Speaking on March 23 at TEDxUQ, Professor Matthew Hornsey encourages members of the audience to reflect on times when they have partially concealed or embellished their identity.
A professor in social psychology, specialising in group relations, the topic of his talk is “impostorism”.
“It probably hasn’t occurred to you,” he says, “to question that I am, in fact, an academic at The University of Queensland. We tend to trust these things implicitly.”
According to Professor Hornsey, the length of time impostors are able to masquerade undetected suggests a remarkable level of societal trust in the superficial.
Helen Darville, who attended UQ with Professor Hornsey, gained notoriety under the semi-pseudonym Helen Demidenko by writing a Miles Franklin Award winning novel purportedly drawn from her non-existent Ukrainian heritage.
Professor Hornsey, and, he assumes, hundreds of others, knew at the time that her parents were British, but the façade went unbroken for two years.
Billy Tipton, a renowned jazz pianist, married four times to unsuspecting wives, lived as a man and falsely claimed to have suffered an accident in her youth, explaining away the bandages wrapped around her chest.
That she was female wasn’t known until after her death.
Professor Hornsey calls this phenomenon “impostor blindness” and considers the tendency to be charmingly naïve in this age of hardened cynicism.
Once discovered, impostors are often cast heroically.
“They highlight the vanities, pretentions and prejudices of the society in which we live,” Professor Hornsey points out. “We do live in a world which is overly impressed by superficial characteristics like your title or your uniform.”
To exemplify this he tells the marvelous story of “The Captain of Köpenick”; a Berlin cobbler who found a Prussian guard uniform and fully exploited this opportunity.
The authority generated by the uniform inspired him to enter the local barracks and, acting as a captain, round up a squad of soldiers, take them by train to nearby Köpenick, arrest the town’s mayor and treasurer on trumped up charges and confiscate 4000 Marks.
Though imprisoned for this misdeed, the cobbler lives on in the history books as a German folk hero.
Professor Hornsey locates the elements of psychology that produce impostorism: seeking adventure, needing acceptance, avoiding persecution.
While these all have to do with some form of escapism, there are those who can’t escape the sense of impostorism itself – this is impostor syndrome.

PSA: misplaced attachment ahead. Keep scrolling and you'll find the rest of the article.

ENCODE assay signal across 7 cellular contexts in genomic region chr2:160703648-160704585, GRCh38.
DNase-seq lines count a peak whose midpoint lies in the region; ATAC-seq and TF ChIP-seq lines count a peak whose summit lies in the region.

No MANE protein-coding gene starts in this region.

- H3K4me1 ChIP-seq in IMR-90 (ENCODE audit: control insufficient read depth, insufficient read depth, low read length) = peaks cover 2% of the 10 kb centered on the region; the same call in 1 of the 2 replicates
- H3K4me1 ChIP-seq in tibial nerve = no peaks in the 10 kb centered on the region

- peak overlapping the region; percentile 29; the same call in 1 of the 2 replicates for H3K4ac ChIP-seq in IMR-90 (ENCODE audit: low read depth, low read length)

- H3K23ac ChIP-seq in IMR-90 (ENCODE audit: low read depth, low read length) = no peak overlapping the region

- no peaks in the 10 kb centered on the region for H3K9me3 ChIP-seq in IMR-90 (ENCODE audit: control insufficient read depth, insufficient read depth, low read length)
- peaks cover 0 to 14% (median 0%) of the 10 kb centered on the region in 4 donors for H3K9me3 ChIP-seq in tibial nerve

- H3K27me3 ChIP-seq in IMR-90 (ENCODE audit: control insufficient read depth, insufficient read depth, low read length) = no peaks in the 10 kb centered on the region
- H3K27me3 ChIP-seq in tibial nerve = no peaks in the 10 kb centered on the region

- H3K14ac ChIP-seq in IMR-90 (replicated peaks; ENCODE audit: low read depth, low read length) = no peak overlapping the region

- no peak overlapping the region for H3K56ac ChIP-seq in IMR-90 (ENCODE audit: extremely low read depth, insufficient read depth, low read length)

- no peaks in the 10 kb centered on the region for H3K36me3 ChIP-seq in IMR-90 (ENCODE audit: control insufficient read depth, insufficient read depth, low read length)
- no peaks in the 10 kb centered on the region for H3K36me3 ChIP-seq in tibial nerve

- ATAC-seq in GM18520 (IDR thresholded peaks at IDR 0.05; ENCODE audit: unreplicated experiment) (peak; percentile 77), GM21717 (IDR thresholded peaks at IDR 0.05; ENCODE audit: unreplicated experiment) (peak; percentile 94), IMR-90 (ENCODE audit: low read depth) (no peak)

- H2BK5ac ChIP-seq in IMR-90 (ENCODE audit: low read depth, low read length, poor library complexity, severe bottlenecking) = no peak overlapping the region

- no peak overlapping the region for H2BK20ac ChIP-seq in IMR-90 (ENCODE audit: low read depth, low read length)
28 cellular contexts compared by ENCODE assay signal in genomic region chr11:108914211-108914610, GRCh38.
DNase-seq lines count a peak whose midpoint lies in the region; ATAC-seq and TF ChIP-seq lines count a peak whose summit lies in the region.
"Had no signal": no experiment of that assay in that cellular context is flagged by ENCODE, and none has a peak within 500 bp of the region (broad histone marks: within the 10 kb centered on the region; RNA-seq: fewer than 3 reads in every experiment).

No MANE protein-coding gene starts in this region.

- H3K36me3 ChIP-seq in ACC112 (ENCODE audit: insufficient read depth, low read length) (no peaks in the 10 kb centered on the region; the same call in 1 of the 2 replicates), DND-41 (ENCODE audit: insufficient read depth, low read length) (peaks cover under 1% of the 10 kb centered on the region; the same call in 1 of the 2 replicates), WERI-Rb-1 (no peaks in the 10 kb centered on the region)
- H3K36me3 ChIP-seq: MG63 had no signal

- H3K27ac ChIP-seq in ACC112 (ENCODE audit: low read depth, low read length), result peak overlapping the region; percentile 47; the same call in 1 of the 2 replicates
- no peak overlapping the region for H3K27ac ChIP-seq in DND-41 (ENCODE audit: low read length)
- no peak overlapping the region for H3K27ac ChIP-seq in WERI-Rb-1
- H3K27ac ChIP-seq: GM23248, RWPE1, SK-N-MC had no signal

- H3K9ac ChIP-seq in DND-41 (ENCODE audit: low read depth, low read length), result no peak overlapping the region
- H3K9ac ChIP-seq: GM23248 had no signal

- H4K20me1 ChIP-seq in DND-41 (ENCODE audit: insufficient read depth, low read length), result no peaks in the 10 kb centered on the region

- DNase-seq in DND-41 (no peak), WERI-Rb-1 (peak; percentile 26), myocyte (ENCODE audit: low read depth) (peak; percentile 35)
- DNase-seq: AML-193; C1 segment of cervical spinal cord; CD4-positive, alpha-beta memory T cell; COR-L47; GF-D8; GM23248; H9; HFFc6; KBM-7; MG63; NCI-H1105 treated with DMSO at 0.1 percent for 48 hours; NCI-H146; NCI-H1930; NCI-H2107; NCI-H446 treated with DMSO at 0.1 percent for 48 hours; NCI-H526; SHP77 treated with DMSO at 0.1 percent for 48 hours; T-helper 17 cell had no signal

“Many of these people who suffer from the impostor syndrome are very successful, but they can’t internalise their success.”
“These people live lives constantly on the brink of a great shame,” Professor Hornsey says. “Your anxiety is that the world thinks you’re better than you know yourself to be.”
Much of the professor’s research focuses on the psychology of communication and social interaction.
After the event Professor Hornsey discussed what drew him to the field.
“There’s an old phrase about research being me-search; I feel like I was somebody who used to blunder into social situations.”
“I had this kind of naïve idea that, if the truth is on your side, you had a good argument and you communicated that argument clearly, then people would eventually come on side.”
He acknowledges that his research has affected the way he communicates: while once he would have wildly celebrated the talents of a friend suffering from impostor anxiety, he now advocates overtly lowering expectations.
“You don’t lay praise on these people, you just lower what they perceive your expectations are of them, which sounds counterintuitive and not terribly glamorous, but I think it does work.”
For Professor Hornsey, the importance of perception, rather than intention, is paramount in interaction.
“I’ve realised you’re often not judged for the content of what you say but people’s assumptions about why you say it,” he says.
Professor Hornsey says a successful impostor is able to mold the perception of his/her identity into the preferred form, despite the identity being a fabrication.
However, studying impostorism provokes enquiry into whether certain components of any identity are fabricated and other parts are valid or whether it’s even possible to define identity within such a framework.
Professor Hornsey suggests that, due to identity’s inherent fluidity, there’s an element of the impostor in all of us and perhaps that’s why we find the practice of impostorism so intriguing.
“I think that we strive to have a coherent self and a fixed identity because it’s reassuring and it’s a narrative that we build around ourselves, but the reality of human psychology is that people’s sense of self slips and slides quite dramatically and quite quickly.
“I think that’s part of the reason for this struggle with impostorism; you feel your sense of self slipping, depending on who you’re talking to, depending on the impression that you want to make.”
This work is licensed under a Creative Commons Attribution-NonCommercial-NoDerivs 3.0 Unported.
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